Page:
A Practical Guide To Healthy Living
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Strategic Eating

I have been what most would describe a super-healthy eater for a while now. Cancer’ll do that to a girl. I have been all about fruits, green leafies, whole grains, lean meats, fiber fiber fiber for over a decade. I have cooked most of our food, eaten little processed food and cut out almost all alcohol.


But I still had my vice: sugar. And I knew it wasn’t good for me, but in retrospect (and even at the time, but I chose to overlook this), I was/am addicted. It is, in the great words of the authors of It Starts With Food, my “food with no brakes.” Once I start, I just can’t stop. Even if it was fruit, which of course is much better, I ate a lot of sugar. So I was 1) spiking my blood sugar often and 2) getting a lot of calories from carbs, to the exclusion of calories from fats and proteins. But I was eating well and so I overlooked it and chalked this up to my “one vice,” not so bad, right?

Enter in my terrific trainer, Tamara. After reviewing my food logs for a couple of weeks, she gently alerted me to this macronutrient mayhem and suggested I might want to limit my carbs and up my protein a bit. Suggested that I might finally start to see the fat loss I’d been wanting for so long, see the muscles I’ve been building start to emerge from under that little layer of fat that kept them from shining through. And since Tamara is so smart, and is older and more wise than any other trainer I’ve ever seen, I took her advice. And you know what? It happened.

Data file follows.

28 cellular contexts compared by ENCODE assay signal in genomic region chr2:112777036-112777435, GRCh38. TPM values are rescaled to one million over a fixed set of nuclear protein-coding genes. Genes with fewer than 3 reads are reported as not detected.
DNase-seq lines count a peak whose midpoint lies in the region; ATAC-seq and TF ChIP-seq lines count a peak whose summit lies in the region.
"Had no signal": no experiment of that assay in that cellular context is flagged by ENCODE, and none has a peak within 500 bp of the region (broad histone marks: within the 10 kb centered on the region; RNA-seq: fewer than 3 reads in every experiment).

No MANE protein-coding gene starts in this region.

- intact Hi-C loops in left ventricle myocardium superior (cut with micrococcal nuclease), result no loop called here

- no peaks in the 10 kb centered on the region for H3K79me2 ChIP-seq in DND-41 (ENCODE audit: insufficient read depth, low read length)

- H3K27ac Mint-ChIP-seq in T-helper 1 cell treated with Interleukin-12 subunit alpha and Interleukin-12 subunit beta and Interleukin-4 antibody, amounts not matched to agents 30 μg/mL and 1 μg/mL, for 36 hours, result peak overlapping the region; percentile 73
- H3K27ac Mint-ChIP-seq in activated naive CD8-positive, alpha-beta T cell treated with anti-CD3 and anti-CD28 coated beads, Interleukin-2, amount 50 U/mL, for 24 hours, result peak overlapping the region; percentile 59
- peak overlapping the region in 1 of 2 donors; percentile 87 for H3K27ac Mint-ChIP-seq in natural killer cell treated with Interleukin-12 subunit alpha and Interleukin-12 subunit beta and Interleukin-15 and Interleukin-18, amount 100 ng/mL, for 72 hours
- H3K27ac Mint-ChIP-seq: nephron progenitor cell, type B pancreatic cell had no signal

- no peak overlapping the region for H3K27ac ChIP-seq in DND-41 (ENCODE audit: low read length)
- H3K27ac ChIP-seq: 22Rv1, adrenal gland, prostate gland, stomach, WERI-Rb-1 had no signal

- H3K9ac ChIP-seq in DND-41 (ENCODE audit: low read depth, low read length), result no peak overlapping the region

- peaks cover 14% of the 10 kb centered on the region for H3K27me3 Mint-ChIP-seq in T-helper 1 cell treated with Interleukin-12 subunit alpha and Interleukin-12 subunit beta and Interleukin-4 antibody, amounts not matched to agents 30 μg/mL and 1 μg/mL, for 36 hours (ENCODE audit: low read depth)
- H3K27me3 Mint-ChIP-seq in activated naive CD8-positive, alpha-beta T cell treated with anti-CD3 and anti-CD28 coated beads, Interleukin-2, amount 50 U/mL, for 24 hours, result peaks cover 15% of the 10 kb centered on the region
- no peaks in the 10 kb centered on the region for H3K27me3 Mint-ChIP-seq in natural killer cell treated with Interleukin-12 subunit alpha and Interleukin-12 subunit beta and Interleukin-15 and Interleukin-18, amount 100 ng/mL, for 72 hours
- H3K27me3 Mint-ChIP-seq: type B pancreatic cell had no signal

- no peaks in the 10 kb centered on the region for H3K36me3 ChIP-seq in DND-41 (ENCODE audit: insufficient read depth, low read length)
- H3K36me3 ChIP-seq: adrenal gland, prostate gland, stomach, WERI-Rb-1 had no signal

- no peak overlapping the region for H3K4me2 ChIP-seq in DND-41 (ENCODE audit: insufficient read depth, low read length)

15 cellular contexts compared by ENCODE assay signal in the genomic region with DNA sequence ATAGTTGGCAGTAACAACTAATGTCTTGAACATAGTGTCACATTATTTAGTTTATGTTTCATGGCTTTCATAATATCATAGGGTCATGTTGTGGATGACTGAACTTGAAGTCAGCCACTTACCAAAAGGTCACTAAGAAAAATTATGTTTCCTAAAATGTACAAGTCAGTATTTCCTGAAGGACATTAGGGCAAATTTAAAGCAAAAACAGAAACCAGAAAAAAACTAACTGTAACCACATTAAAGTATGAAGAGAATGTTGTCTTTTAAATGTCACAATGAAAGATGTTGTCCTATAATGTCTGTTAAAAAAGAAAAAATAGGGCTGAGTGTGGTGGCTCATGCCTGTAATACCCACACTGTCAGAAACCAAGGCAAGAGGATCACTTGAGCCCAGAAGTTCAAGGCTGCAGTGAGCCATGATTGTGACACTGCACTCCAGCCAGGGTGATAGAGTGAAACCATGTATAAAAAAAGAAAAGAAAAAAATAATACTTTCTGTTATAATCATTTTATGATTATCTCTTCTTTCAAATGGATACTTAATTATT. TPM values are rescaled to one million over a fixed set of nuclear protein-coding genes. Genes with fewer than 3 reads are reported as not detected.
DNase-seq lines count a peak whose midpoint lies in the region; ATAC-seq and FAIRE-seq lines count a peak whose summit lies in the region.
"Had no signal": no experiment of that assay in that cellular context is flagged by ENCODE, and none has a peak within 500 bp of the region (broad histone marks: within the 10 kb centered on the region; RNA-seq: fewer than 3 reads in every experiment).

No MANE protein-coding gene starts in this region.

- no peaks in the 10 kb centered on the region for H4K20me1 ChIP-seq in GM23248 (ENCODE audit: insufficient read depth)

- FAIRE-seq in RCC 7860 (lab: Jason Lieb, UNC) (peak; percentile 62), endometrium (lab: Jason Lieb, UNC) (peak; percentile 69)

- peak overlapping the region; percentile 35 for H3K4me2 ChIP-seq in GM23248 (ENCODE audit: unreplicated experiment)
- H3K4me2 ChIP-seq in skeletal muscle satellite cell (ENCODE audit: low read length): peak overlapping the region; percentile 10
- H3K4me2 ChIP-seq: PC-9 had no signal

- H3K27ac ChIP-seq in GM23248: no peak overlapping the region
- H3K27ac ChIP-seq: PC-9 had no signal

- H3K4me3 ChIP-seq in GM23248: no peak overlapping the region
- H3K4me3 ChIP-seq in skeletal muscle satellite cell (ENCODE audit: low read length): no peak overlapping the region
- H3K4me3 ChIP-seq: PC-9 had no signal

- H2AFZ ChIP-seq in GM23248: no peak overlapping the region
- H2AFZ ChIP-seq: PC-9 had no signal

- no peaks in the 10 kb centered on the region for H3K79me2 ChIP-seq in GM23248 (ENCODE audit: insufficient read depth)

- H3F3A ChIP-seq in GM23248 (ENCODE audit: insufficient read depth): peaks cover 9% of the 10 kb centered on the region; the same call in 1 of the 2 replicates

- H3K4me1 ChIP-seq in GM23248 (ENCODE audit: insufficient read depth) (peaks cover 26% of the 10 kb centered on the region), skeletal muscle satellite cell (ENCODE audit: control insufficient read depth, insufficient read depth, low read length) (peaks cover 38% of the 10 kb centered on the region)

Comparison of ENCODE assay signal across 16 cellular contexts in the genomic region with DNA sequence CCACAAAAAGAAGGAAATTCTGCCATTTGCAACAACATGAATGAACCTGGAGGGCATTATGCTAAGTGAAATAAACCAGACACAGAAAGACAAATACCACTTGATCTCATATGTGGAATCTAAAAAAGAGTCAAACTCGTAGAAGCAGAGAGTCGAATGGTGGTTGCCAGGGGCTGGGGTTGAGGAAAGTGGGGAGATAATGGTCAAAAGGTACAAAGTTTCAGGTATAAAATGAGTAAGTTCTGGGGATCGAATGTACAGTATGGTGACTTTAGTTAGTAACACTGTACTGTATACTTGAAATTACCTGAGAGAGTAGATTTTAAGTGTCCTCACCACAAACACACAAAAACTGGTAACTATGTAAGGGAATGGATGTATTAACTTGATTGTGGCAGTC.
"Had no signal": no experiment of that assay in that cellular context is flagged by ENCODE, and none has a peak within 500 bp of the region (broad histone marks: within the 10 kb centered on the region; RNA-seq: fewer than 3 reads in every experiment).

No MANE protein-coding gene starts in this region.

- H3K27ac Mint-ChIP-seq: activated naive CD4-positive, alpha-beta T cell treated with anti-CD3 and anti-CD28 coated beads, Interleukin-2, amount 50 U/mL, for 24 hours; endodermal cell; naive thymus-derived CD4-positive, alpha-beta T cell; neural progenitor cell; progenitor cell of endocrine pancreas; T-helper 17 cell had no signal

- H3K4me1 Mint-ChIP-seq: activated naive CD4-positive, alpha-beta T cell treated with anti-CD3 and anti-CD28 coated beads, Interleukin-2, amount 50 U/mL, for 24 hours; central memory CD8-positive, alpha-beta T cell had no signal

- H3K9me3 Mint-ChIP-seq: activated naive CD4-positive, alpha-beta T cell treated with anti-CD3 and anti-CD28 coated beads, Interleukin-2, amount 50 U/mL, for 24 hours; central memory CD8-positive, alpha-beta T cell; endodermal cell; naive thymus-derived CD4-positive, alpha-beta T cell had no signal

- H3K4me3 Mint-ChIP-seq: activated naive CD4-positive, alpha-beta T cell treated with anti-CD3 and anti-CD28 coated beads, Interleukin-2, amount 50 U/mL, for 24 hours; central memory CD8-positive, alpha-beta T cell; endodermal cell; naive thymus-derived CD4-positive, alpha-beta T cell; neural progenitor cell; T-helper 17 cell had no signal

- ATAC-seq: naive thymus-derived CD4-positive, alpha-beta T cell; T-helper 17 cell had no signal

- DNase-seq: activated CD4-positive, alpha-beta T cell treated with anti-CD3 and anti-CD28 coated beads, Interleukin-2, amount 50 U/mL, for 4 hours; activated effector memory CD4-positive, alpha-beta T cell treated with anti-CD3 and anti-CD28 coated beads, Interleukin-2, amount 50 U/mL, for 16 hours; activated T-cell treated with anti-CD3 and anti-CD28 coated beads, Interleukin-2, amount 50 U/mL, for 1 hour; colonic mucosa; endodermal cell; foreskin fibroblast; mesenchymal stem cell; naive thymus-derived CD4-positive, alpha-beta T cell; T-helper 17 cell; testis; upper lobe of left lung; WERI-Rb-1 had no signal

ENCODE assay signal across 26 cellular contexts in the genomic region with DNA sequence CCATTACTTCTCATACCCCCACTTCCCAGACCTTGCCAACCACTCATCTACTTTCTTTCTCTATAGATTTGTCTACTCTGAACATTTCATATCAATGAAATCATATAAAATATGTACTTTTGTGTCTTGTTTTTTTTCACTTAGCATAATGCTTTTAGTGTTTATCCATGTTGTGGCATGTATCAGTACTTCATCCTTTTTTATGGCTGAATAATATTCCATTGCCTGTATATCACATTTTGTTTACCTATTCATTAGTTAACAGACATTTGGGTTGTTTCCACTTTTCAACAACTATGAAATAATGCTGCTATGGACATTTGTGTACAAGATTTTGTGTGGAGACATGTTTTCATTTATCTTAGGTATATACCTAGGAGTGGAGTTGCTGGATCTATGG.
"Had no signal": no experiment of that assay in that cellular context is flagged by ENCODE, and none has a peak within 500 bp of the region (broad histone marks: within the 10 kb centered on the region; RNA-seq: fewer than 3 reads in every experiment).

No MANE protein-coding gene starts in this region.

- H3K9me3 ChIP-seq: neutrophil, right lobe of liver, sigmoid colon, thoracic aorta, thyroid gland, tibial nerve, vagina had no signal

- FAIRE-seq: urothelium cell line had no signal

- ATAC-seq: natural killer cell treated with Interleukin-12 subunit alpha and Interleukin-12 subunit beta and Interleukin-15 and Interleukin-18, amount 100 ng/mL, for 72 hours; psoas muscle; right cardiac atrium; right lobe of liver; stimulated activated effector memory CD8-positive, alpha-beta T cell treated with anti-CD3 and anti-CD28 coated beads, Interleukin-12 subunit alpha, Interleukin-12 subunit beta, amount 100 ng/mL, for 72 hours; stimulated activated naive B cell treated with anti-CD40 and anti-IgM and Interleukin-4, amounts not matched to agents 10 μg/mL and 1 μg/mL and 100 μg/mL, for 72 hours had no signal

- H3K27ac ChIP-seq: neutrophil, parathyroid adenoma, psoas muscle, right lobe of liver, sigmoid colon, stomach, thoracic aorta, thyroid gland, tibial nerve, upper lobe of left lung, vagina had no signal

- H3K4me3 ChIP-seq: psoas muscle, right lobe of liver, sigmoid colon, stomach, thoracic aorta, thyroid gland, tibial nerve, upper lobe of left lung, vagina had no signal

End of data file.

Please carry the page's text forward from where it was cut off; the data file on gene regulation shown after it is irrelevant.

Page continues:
At first, I kept things to about 30-30-30, macronutrient-wise (protein/carbs/fat). I stopped eating the sweeter fruits, focusing instead on things like apples and berries and citrus. I upped my protein and upped my fat (you KNOW I love me some fat – “Don’t fear the fat!” I always say). I was satisfied and I started to lose inches. And see muscle. And my CRAVINGS WERE ALMOST COMPLETELY ELIMINATED. My blood sugar was much more stable. This was enabling metabolic change to happen, all the while keeping me un-hungry and out of our “carb cupboard” at home.

So between this and the freedom from pain I felt because of giving up gluten, I have been feeling freakin’ fantastic. Full of energy. Strong. Satiated.

All this got me thinking more about hormones and metabolism and fat loss and such. Yes, this dyed-in-the-wool calories in/calories out dieter started exploring the world of bodybuilding. I read blogs, I read books, I’ve delved deep. And you know what? There really is something to it. I like to call it “Strategic Eating” – and although I thought it the stuff of meat-heads, it’s not. It’s working wonders for my body. It really does “start with food.” What you eat, when you eat it, the quantities you eat it in. It can really make a difference. I’m living the proof right here on this sofa.

More soon on some more great books and resources to get you started, if you like. I don’t aspire to be a body-builder, just a strong, fit middle-aged mama who feels good in her skin (and a swimsuit). And for the first time (yes, folks, at 43) I can say that I finally do.

Hooray!

*Disclosure: If you click on the graphic above, it’ll redirect you to my Amazon.com store, and if you purchase the book, I’ll make a teeny tiny commission. To date, I’ve made $.04 from this blog!

© 2013, Sarah. All rights reserved.

  • Stephanie Robbins

    Great post. I am a recovering sugar addict as well :) There has been some mourning over the loss of sweets but now my taste buds have adjusted. An apple tastes as sweet as what I remember a cookie to be. Don’t get me wrong, I still have my days. However the additional energy I feel and the patience I have gained back are not worth any cookie, no matter how warm and gooey.

    • http://www.semisweetonline.com Semi-Sweet Sarah